Photographer Louis McCullagh goes 'Backstage'

A picture of innocence

Chairman of the Belfast Photographic Club, Louis McCullagh, is a man who lives for his craft. A sensitive yet fiery individual, he finds himself at the forefront of the Northern Irish photographic fraternity, and for more reasons than one.
To say that 2005 has been a successful year for McCullagh would be an understatement. In April, he became one of only three people in the UK to be honoured with an International Photographic Alliance of Great Britain award – a grand alliance of all the regional photographic federations and associations of Great Britain - for a panel of his exhibition prints.
In May he won 4 awards for his portraiture work and was voted Northern Ireland Professional Photographer of the year by his colleagues at the British Institute of Professional Photographers. In October Louis received an unprecedented 13 different awards on the same night at the British Professional Photography Awards as a testament to his ‘Outstanding Achievement for Originality and Technical Excellence’.
His newest project is a film entitled Backstage. Made up of over 1700 of his own still photographs, it charts a day in the life of the pupils and teachers of Stranmillis Primary School, and runs at just over one hour and ten minutes in length.
BackstageBackstage was something of a stab in the dark for Louis. On May 28, 2005 he entered Stranmillis Primary School at first bell and would continue to do so throughout much of June. Five months later his film premiered to an audience of school children and their parents in Stranmillis College.
‘I made the film as an introduction to the way I see photography,’ McCullagh explained, ‘which is not about just lifting a camera and clicking, but about the intention of trying to tell a story. I thought the best way to tell a story was in a movie format, as opposed to an exhibition.’
Bereft of dialogue, and with only a smattering of voice-over, Backstage is a collection of still photographs glued together by a sometimes poignant, often hilarious soundtrack, and is virtually devoid of any fancy editing tricks save for a couple of gorgeous time-lapse sequences.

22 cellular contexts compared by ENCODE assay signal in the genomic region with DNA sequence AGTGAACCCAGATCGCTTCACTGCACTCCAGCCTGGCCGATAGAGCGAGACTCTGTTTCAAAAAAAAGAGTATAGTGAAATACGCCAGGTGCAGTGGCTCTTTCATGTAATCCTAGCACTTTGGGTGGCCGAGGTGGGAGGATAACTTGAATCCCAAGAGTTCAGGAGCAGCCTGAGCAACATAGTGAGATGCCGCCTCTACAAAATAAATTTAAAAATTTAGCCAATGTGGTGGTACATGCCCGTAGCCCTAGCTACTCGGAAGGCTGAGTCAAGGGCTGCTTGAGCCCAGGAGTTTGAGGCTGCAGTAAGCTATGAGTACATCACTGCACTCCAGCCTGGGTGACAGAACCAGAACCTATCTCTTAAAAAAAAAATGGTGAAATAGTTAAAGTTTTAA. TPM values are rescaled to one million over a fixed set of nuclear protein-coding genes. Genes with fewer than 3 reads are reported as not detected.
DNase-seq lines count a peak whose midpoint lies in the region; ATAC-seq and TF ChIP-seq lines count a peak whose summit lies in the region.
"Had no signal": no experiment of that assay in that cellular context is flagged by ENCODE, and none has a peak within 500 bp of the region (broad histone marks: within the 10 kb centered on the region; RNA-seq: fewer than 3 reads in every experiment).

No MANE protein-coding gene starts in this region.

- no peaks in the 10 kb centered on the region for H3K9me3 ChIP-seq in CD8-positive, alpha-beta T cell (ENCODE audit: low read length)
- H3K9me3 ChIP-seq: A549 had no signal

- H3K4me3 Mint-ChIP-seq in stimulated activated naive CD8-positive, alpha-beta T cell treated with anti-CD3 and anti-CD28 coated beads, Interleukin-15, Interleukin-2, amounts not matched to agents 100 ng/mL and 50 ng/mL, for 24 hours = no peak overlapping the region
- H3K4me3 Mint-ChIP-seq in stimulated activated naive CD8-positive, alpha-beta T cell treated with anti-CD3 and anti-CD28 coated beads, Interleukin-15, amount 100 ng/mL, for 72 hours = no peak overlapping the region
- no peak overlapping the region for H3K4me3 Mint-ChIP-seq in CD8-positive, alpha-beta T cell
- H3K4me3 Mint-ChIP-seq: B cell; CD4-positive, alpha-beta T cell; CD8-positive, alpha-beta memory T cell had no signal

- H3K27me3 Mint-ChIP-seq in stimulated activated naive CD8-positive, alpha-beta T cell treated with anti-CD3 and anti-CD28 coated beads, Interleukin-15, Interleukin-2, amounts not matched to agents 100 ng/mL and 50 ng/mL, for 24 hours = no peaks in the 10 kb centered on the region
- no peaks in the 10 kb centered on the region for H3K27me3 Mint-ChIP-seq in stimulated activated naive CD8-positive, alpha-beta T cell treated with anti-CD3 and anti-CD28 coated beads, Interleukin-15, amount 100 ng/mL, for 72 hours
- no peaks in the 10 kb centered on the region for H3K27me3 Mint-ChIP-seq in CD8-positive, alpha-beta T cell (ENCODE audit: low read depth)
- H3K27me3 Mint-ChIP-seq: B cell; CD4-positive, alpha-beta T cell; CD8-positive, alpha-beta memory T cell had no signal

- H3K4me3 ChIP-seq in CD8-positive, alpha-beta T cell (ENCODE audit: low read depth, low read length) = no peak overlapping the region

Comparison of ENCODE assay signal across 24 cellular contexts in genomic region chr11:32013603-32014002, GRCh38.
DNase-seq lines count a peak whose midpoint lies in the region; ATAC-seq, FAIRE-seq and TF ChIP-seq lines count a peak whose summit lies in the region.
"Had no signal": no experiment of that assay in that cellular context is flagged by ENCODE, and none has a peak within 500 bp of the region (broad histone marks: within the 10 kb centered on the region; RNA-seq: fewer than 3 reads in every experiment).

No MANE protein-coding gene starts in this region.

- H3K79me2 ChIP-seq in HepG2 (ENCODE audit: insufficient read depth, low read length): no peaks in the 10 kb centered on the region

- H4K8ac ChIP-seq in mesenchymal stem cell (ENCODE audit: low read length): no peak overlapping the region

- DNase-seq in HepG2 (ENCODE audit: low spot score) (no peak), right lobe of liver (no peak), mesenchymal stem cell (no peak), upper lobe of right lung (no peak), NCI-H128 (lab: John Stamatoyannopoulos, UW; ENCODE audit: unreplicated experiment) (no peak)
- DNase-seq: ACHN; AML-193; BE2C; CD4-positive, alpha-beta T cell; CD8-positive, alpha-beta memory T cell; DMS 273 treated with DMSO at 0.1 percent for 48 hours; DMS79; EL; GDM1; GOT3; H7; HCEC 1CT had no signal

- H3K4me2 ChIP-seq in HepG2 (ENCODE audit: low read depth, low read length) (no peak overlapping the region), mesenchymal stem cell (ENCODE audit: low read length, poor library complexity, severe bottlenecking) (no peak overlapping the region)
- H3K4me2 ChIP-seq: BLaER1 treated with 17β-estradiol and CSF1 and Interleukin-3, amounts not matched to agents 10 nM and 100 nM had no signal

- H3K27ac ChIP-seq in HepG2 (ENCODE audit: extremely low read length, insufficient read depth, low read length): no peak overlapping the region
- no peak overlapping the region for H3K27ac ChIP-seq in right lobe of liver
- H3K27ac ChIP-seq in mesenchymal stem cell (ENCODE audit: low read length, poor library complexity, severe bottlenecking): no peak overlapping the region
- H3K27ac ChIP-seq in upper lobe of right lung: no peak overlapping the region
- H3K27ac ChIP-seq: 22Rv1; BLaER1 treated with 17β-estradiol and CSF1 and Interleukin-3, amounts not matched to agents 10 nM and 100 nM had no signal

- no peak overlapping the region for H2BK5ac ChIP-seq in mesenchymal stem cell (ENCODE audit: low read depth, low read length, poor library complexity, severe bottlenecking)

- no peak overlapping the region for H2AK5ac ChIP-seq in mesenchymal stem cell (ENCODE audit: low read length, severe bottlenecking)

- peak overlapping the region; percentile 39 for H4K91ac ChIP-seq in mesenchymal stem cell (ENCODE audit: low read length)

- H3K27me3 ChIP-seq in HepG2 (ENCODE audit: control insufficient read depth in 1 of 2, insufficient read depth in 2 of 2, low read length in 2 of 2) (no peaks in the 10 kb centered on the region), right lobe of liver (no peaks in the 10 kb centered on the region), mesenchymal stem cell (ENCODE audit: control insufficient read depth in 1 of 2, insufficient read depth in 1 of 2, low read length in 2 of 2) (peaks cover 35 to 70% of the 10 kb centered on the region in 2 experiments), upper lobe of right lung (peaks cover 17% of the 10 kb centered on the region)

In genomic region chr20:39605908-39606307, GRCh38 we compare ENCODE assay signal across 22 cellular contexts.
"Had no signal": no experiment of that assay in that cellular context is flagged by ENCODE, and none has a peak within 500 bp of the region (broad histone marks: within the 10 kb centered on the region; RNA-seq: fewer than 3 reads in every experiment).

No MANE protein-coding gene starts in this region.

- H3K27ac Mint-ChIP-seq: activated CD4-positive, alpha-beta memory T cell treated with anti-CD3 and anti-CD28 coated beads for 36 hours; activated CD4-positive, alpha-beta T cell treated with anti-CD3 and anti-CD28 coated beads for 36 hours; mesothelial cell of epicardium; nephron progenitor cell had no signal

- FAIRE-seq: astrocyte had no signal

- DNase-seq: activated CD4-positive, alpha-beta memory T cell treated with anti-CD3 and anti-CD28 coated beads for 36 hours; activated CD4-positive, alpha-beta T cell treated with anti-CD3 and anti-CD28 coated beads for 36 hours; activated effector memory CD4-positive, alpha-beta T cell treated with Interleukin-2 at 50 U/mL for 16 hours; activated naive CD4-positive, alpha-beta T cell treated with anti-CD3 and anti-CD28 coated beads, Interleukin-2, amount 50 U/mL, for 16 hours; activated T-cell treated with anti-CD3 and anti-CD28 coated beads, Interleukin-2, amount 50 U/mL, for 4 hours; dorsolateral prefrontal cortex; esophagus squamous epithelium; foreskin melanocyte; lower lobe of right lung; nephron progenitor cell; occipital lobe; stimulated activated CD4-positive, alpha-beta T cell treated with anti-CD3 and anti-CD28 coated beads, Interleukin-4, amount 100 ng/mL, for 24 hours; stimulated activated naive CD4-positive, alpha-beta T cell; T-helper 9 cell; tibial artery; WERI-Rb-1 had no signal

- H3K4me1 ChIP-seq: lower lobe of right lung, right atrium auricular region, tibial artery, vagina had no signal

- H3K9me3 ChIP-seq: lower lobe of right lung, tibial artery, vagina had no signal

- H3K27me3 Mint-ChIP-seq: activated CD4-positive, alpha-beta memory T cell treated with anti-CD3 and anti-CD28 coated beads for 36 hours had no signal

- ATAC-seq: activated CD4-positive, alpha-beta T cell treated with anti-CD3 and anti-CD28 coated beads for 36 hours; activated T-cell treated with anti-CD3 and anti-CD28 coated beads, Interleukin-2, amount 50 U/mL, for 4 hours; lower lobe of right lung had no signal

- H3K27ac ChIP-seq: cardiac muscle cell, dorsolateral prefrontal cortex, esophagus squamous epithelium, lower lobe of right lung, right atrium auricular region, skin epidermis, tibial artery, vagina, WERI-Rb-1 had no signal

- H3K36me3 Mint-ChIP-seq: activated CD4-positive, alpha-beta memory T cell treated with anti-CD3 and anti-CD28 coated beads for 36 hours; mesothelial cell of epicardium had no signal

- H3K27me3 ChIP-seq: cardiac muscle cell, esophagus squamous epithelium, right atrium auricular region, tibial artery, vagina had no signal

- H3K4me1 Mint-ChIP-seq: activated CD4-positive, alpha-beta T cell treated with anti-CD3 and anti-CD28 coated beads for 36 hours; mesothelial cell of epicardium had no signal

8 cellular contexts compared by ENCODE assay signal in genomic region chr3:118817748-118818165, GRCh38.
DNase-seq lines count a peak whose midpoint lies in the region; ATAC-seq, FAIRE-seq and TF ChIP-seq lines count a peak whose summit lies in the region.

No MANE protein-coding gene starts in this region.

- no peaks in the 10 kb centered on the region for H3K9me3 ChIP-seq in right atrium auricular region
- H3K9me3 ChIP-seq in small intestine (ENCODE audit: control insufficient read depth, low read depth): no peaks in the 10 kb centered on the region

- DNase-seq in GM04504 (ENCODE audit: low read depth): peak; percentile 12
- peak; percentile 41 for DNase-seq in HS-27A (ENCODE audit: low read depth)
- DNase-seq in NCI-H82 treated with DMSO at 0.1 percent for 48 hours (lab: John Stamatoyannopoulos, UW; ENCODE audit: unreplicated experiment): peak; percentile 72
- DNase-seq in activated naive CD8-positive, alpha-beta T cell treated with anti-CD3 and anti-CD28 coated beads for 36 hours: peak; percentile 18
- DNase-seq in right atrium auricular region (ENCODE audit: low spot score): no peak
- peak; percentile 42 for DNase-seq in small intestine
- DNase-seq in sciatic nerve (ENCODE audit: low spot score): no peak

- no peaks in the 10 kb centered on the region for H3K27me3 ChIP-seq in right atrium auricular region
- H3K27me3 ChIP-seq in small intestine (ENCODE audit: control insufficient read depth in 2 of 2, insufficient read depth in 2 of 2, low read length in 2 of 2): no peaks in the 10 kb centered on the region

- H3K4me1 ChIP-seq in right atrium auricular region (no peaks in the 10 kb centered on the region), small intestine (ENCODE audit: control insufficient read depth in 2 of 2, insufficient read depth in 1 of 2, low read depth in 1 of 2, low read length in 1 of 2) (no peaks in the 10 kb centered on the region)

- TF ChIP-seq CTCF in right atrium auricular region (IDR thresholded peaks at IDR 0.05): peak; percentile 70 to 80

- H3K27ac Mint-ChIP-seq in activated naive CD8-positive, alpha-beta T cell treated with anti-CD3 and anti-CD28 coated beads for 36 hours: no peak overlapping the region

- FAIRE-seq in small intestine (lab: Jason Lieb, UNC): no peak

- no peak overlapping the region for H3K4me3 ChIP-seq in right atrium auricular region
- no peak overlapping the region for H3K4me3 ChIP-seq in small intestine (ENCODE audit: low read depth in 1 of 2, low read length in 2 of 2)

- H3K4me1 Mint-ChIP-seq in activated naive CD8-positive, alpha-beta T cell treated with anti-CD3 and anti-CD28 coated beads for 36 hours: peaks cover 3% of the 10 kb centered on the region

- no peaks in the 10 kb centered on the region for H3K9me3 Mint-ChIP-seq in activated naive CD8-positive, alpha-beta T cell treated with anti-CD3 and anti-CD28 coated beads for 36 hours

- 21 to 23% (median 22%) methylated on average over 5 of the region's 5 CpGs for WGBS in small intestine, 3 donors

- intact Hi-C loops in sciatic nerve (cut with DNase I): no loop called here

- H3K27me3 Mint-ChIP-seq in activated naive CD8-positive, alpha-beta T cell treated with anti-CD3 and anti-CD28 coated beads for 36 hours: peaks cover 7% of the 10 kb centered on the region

‘My heroes are the guys who did photo essays on life in general,’ said McCullagh. ‘It’s the whole thing about seeing someone’s soul through his or her eyes. I didn’t try to create something that was totally unique to the children and the teachers who were involved. I wasn’t just taking pictures of children; I wanted the viewer to connect with them.’
There are some fantastic photographs in Backstage. The faces of the kids crossing the line in the three-legged race; the spiky-haired little boy reading the sports pages; even the Peter Kay inspired finale, which sees pupils and teachers pseudo-walk their way to Amarillo. But the film also shows that school isn’t all fun and games, especially for the teachers.
‘Kids are very uncommunicative about school, but they do an enormous amount. And that’s one of the reasons why teachers become undervalued,’ McCullagh hypothesised. ‘Because nobody knows exactly what the children and the teachers are doing.
The speed they go through things is phenomenal,’ he said. ‘I found it totally relentless, and here was a teacher with twenty odd kids in class, controlling them and continually changing topics. I don’t know how much preparation goes into that.’
A number of Louis McCullagh’s pictures have recently been published in a book entitled Inspirational Black and White Images, showcasing his love of the genre and illustrating the groundbreaking techniques that have won him so much praise of late. Much of his exhibition prints, portraits and sports photography can be seen at his personal website, where it is also possible to order a copy of Backstage.

By Lee Henry